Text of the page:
“No man knows till he has suffered from the night how sweet and dear to his heart and eye the morning can be.” Jonathan Harker ~ Dracula
I read my first Gothic Horror novel: “Dracula” by Bram Stoker.
I personally am not into vampires. I don’t like them; they have gone from creepy and disgusting to just plain annoying in today’s world! So, when my mother suggested I read the old classic “Dracula” I was naturally leery. However, Dracula is now on my “Favorites” shelf and I think that it throws any other vampire stories I have read so far “into the mud”. I also think it was one of the most Christian books I have ever read, next to anything written by Frank Peretti. It surprised me that Bram Stoker actually depicted the vampires as demons, with no heart or mercy or pure thought, inhabiting a human’s body. Try to find that in today’s vampire stories!
However, before I would recommend Dracula for reading I would give a warning: it is a horror genre novel. It has some very gruesome, morbid parts and it does suggest some very mild sensuality in some parts that would be somewhat disturbing to a few readers that I know. But, if you can handle watching the news on TV or if you have read any of Frank Peretti’s books, I can guarantee you will be able to handle Dracula.
So now that I have that said and done, shall we move on?
It took about three chapters of for the story to really get rolling, but I must give the author some leeway because “Dracula” was written in the late 1800’s and does not follow the guidelines of today’s modern fiction: begin with a KAPOW that grips your readers on the very first page! Dracula actually eases mysteriously into the story, which was a nice change from today’s fiction.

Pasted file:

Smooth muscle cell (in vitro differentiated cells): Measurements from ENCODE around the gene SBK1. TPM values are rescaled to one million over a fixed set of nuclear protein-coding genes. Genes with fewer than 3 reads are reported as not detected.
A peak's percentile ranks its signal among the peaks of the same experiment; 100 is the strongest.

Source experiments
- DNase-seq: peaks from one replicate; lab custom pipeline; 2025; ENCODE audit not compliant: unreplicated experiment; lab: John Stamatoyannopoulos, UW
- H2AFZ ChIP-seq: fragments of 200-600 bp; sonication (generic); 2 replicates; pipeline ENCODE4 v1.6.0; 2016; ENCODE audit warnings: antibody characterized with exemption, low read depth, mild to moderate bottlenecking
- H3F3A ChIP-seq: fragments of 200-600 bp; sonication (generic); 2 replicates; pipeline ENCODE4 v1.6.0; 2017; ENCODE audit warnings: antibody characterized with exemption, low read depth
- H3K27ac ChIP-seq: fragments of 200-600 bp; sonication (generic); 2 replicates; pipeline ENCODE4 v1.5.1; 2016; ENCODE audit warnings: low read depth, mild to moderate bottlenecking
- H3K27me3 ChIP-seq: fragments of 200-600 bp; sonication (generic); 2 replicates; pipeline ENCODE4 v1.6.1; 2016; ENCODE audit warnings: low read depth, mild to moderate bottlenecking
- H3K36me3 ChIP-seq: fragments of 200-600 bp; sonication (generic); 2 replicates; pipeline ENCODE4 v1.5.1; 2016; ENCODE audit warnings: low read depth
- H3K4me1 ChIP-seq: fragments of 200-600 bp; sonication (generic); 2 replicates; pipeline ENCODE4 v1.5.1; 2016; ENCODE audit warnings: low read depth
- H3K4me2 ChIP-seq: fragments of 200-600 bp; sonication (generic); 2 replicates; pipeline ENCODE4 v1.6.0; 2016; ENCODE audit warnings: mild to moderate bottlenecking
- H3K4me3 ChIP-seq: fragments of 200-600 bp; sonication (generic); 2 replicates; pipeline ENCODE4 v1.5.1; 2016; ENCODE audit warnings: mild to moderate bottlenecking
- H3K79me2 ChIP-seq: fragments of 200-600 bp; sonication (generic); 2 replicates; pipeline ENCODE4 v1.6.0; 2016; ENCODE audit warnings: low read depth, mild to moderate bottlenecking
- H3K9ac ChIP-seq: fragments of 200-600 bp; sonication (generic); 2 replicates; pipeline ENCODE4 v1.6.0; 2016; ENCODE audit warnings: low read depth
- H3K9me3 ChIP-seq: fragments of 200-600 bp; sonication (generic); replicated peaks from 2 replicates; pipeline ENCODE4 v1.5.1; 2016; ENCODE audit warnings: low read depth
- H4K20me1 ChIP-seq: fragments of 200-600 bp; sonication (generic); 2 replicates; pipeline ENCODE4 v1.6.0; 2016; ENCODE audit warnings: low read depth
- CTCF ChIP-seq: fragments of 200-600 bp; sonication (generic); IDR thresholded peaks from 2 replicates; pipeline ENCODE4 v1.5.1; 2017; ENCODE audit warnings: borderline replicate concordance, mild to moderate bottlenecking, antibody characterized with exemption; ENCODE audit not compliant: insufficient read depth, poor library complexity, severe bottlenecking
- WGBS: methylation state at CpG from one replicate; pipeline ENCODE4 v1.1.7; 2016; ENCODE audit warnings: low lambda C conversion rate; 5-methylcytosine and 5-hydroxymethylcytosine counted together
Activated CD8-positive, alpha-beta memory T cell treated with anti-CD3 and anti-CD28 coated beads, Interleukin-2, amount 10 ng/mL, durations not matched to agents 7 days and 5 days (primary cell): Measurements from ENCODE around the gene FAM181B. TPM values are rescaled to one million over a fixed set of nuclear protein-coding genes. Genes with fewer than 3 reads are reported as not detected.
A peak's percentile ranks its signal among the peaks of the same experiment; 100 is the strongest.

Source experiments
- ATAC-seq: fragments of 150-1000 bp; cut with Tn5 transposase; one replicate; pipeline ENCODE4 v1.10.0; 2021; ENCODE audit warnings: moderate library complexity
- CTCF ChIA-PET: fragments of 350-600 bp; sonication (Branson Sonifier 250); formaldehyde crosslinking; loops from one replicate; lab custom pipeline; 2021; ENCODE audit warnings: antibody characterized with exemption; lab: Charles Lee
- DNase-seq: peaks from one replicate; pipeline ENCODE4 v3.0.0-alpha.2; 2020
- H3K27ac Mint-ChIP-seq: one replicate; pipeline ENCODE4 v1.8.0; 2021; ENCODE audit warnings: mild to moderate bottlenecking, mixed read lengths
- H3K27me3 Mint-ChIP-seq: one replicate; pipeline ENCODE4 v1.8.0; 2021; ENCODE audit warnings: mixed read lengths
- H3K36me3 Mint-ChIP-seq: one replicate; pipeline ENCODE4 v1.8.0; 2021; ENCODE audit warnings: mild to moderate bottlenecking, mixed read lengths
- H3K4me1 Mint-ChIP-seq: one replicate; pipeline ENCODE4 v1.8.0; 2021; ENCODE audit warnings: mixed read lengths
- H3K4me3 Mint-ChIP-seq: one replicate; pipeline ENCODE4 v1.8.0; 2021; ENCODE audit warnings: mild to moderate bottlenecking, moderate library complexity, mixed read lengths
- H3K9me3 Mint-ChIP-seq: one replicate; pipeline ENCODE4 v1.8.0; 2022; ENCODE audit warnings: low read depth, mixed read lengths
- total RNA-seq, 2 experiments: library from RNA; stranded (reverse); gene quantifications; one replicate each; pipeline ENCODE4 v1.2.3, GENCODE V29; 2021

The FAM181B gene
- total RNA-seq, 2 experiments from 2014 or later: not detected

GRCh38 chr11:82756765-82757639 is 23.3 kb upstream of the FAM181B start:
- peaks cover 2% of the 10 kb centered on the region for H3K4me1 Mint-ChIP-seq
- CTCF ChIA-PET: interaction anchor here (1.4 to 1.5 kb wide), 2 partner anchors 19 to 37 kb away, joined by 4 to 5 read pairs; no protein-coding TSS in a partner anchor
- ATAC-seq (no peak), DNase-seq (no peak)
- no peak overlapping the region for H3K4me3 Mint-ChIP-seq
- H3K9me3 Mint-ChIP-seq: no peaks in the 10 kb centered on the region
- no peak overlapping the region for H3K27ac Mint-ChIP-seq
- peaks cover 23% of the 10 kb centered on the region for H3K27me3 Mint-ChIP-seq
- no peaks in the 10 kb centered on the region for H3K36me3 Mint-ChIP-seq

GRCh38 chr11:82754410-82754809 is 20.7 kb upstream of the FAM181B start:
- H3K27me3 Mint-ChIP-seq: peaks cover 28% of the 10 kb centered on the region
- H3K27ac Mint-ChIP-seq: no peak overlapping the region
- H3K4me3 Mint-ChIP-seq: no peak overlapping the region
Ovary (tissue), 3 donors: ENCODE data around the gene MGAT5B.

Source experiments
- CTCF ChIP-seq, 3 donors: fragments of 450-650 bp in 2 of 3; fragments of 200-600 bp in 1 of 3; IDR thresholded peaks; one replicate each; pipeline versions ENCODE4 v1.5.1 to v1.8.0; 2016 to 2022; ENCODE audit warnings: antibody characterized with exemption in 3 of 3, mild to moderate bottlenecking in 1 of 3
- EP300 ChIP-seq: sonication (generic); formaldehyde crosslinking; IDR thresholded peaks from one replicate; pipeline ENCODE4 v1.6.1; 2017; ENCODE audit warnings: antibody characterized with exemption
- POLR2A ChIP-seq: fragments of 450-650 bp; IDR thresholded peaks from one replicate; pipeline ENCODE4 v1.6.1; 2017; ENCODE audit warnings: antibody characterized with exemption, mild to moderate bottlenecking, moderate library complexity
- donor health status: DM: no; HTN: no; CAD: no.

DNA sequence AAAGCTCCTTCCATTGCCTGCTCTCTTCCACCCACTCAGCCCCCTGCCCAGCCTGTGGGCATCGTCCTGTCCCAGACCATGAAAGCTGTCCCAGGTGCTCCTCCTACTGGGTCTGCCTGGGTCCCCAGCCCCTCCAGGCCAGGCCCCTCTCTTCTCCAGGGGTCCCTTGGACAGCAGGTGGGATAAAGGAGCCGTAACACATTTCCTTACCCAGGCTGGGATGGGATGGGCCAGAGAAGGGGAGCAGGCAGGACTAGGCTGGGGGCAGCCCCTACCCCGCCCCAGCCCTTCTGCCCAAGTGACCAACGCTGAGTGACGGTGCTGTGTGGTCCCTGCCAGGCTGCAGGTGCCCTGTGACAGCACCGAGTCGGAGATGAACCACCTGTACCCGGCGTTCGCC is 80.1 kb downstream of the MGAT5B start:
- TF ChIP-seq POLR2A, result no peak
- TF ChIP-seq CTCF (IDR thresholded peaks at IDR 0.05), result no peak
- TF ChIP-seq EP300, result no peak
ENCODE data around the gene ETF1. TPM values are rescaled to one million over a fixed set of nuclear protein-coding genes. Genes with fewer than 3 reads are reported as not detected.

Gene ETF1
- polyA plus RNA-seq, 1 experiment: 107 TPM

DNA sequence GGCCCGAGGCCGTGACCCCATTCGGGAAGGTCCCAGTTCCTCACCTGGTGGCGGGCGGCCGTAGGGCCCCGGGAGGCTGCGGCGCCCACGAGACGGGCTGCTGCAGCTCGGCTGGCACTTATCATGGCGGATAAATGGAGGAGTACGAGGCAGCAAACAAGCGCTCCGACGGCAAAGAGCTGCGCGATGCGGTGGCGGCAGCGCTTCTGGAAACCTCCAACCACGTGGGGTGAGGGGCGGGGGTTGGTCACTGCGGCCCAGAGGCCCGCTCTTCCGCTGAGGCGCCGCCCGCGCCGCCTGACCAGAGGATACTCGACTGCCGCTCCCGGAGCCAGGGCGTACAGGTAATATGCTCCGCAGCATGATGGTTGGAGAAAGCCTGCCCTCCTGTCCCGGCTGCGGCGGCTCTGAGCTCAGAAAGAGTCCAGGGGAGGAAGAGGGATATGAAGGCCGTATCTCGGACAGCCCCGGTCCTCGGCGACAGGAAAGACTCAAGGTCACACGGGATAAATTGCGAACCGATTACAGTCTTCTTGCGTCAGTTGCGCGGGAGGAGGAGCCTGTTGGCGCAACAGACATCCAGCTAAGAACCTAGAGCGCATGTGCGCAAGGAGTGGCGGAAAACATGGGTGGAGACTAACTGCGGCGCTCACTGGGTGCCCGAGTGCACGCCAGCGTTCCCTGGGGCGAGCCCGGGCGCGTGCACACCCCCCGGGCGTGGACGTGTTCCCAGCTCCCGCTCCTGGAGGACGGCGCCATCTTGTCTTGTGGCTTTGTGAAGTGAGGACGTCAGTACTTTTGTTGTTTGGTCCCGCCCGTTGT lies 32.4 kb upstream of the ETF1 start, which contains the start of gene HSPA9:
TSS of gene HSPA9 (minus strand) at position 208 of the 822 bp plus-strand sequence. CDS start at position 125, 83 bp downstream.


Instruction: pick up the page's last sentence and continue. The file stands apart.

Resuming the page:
Once I got past the first couple of pages, the story became very intriguing. I was amazed at how well the author tinged the story with deep mystery, really arousing my curiosity in the plot. This kept me turning the pages through the first part of the book.
The book is written completely in first person, being a collection of diaries and memoirs from each character involved in the story. I was certain that the first person narrative was going to drive me crazy, as it did in Mobey Dick, but it flowed smoothly in this book and made the characters VERY realistic. Again I was amazed at the author’s skill as he was able to craft each of the characters with such different personalities! I generally pride myself in staying detached from fictional characters in a story, but Bram Stoker’s skill in the first person narrative made it impossible for me to remain indifferent to these characters. In other words, I became attached to the characters of the story very quickly.
One of my favorite characters was Abraham Van Helsing. Caring, gentle, intelligent, crafty, and humorous, Van Helsing has a right to be one of the main heroes in “Dracula”. He is a brilliant Dutch doctor who is in England, trying to help his friends smoke out and destroy Count Dracula. Because he is a Dutchman in England this causes some humor throughout the book as his English is sometimes a little shaky and he gets things a little mixed up.
Midway through the story it became practically impossible to set the book down! The plot grew intense as the characters started making discoveries and finding out their foe, and the story started to roll very quickly as Count Dracula tried to destroy them and they quickly learned how to fight the demon back.